Academic journal article The McKinsey Quarterly

Manufacturing's Use and Abuse of It

Academic journal article The McKinsey Quarterly

Manufacturing's Use and Abuse of It

Article excerpt

Research indicates the greatest potential for IT lies in product development and sales

Moving from laggard to star will take two to three years

Seven highly effective habits

In service industries such as banking and airlines, information technology has established itself as a vital strategic tool. Yet in manufacturing, it has largely failed to live up to its promise. Widespread early euphoria - visions of productivity gains from reengineering and the integration of IT into every facet of manufacturing operations - had evaporated by the beginning of the decade. The introduction of so-called integrated standard software had proven time-consuming and risky. Not only did implementation costs quickly outstrip initial estimates, but anticipated benefits failed to materialize in all but a few cases.

Plant managers complained that production planning systems were not up to the job. Sales managers unable to reorganize order processing condemned their sales information systems as inflexible. Only in handling basic administrative tasks concerned with accounting and personnel, it seemed, could IT demonstrate clear efficiency gains.

Companies now recognize that the use of a particular software application cannot guarantee business success; strategic benefits, they have learned, rarely emerge from a simple increase in IT resources. In response, some manufacturing companies are managing IT purely on the basis of cost, eschewing strategic considerations. In Germany, auto maker Porsche and wire manufacturer Continental have gone so far as to outsource their entire data processing function. Fueled by such developments, the IT outsourcing business is now valued at more than $32 billion worldwide.

None the less, IT can still serve as a powerful driver of process innovation. Technologies such as the Internet and multimedia-supported simulations hold enormous commercial potential.

How, then, can a manufacturing company harness superior IT to gain competitive advantage in strategic business processes? What can IT contribute to corporate success? To answer these questions, McKinsey and the University of Darmstadt conducted a survey of some 70 companies in Europe, the United States, and Asia.

We found that strong performance in IT does make a real difference: better information managers are also better at core processes such as R&D, order processing, sales, and service. In turn, excellence in core processes produces tangible payoffs: solid competencies in core operational processes improve profitability, and superior product development promotes growth.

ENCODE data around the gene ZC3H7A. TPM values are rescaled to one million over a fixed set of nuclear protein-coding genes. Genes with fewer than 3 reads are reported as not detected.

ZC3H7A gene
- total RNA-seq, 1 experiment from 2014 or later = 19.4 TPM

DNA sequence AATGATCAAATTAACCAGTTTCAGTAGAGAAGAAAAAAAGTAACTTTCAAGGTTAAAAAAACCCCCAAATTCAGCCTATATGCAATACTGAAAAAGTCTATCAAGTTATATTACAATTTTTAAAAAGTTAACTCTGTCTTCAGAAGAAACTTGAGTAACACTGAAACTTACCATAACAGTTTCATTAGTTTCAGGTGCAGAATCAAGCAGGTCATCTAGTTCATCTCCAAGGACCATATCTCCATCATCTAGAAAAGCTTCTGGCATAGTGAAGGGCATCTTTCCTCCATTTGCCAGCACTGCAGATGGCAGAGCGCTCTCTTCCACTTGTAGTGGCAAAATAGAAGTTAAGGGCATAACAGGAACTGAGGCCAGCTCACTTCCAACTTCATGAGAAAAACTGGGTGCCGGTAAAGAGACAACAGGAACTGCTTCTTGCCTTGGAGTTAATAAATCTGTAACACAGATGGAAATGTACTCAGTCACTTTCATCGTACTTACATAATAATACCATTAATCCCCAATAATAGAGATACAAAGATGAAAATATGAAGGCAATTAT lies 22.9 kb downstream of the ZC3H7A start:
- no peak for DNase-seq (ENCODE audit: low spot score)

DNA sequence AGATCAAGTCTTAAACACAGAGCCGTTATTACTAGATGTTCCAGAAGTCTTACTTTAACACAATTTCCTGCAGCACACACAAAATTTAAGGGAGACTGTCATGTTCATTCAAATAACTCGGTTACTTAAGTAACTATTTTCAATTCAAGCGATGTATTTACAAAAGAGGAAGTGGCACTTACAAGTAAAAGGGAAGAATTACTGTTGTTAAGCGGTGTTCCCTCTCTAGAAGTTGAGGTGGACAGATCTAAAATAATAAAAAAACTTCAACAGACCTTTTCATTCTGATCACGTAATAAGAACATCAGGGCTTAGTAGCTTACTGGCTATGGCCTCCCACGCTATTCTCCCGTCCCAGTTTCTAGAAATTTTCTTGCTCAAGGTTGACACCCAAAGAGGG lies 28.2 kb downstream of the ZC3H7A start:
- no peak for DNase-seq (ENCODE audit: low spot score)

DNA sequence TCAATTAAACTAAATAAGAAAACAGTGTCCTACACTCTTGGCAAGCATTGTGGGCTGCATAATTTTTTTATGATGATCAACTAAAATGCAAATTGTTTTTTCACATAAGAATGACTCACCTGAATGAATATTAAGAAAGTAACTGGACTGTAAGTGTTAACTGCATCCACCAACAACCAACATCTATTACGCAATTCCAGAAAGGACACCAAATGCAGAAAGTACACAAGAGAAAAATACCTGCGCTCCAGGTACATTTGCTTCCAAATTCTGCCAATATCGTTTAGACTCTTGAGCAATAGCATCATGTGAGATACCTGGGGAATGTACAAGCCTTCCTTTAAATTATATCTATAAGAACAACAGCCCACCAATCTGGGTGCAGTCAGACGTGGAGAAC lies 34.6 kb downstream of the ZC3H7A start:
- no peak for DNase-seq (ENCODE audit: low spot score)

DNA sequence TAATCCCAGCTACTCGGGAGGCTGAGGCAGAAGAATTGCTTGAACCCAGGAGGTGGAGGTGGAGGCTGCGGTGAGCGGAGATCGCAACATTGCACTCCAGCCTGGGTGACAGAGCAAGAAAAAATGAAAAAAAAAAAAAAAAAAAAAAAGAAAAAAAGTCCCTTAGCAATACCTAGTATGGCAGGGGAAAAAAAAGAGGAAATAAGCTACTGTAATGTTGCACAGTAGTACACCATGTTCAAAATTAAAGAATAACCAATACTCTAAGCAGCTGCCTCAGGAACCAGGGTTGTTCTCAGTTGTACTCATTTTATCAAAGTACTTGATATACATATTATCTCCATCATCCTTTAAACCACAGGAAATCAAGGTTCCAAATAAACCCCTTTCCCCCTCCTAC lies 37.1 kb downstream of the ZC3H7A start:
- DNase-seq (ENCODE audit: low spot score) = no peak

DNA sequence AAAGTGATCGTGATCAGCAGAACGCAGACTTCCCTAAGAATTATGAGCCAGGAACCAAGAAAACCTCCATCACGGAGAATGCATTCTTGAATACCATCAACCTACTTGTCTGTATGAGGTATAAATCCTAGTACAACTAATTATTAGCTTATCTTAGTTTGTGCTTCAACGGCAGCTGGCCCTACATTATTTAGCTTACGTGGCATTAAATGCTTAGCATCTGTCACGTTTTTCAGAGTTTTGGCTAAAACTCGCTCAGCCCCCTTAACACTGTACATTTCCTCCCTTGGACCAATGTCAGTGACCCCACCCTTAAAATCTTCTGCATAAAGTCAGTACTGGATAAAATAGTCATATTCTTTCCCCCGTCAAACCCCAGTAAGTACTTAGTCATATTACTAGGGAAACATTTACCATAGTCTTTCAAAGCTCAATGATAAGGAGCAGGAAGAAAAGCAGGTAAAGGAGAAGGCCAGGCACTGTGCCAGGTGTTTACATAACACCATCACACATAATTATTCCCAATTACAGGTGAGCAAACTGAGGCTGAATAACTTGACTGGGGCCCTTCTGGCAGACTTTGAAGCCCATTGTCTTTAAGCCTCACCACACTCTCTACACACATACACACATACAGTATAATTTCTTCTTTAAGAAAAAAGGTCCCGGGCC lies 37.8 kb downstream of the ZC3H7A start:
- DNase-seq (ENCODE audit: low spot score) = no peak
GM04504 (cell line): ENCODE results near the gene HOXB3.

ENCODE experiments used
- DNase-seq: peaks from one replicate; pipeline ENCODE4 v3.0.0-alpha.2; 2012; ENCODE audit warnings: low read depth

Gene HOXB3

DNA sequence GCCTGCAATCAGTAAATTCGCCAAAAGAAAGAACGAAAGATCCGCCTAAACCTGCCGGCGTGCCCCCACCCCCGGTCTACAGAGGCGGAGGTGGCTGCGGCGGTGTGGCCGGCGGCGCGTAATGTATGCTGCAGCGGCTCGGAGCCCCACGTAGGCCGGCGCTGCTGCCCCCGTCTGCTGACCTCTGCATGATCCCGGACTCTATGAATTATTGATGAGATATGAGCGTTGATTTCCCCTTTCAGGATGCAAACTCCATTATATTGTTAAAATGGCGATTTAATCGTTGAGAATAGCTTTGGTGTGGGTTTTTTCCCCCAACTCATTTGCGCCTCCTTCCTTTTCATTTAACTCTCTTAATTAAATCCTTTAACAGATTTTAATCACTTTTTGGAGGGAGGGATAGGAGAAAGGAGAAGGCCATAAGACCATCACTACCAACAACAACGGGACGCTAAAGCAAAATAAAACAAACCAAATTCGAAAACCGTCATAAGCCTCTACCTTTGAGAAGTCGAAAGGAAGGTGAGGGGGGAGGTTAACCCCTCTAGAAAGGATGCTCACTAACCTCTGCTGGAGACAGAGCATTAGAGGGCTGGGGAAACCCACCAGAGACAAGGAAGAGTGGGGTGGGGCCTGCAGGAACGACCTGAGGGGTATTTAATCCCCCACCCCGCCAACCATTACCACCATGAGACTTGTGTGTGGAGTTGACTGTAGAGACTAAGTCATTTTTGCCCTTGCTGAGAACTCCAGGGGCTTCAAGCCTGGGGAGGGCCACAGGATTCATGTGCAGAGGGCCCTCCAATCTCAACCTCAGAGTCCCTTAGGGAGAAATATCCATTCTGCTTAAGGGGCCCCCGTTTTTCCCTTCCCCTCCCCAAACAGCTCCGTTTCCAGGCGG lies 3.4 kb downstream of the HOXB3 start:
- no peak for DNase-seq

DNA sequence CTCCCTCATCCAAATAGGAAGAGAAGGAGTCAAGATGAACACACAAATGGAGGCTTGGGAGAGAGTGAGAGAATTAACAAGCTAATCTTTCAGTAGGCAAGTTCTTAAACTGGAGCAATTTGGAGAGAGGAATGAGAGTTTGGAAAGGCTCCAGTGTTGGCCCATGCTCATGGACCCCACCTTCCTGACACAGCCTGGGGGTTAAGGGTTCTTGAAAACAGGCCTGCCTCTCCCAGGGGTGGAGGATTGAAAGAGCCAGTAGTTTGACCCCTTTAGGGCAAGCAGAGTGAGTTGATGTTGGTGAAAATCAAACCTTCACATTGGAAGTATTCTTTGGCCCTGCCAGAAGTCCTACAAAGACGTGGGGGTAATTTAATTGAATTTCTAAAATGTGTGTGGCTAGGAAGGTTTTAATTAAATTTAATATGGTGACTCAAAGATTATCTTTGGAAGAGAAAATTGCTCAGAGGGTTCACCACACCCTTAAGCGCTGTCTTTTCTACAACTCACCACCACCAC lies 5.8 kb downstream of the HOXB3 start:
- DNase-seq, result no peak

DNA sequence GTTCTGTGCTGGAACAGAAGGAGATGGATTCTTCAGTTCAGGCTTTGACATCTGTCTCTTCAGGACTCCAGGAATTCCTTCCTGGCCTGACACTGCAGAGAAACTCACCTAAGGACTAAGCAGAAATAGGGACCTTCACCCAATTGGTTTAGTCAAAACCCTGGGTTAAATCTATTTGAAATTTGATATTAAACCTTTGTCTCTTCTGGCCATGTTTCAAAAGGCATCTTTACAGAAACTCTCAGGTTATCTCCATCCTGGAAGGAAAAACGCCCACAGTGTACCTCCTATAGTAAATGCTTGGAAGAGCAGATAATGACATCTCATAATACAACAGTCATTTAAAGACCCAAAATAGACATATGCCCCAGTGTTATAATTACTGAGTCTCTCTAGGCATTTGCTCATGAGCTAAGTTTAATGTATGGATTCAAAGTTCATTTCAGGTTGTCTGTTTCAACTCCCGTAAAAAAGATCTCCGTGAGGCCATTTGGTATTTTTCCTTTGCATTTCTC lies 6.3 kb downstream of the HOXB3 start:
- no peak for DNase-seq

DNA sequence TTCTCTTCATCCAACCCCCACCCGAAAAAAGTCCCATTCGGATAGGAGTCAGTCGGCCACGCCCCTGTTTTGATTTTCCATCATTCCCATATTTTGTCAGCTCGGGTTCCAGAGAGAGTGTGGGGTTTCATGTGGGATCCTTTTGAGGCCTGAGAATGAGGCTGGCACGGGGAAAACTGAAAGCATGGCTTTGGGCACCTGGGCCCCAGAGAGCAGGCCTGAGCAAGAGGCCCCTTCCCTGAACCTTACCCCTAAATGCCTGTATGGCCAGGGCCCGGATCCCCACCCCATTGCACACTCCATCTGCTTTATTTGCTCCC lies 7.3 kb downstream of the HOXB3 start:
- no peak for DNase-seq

But there were also some surprises. Sales, where IT penetration has historically been weak, presented a major opportunity. On the other hand, production control at shop-floor level is often best managed with traditional methods.

Few companies, it emerged, are good at IT. Exhibit 1 illustrates the distribution of four IT cultures - stars, big spenders, cautious spenders, and laggards - among the companies surveyed. Exhibit 2 correlates these cultures with the four business measures used in the survey. It suggests that, while efficiency is important, effectiveness makes a particularly powerful contribution to business success: big spenders are about as successful as stars, while cautious spenders fare little better than laggards.

Analysis of the survey results reveals that highly effective IT organizations share seven habits. While no manufacturing operation can guarantee to transform itself simply by following a set of guidelines, there is ample evidence to suggest that the journey from IT laggard to IT star will make a striking difference to a company's bottom line.

Rule 1: IT is a top management affair

Information management must receive the attention of top management. On average, the top managers at IT stars together spend about 45 hours per month on IT, compared with 20 hours for laggards. The stars also charge on average three senior executives with IT management tasks, who each devote about 15 hours a month to them, about three times as much as their peers at laggard companies, where four or five top managers typically share this responsibility. …

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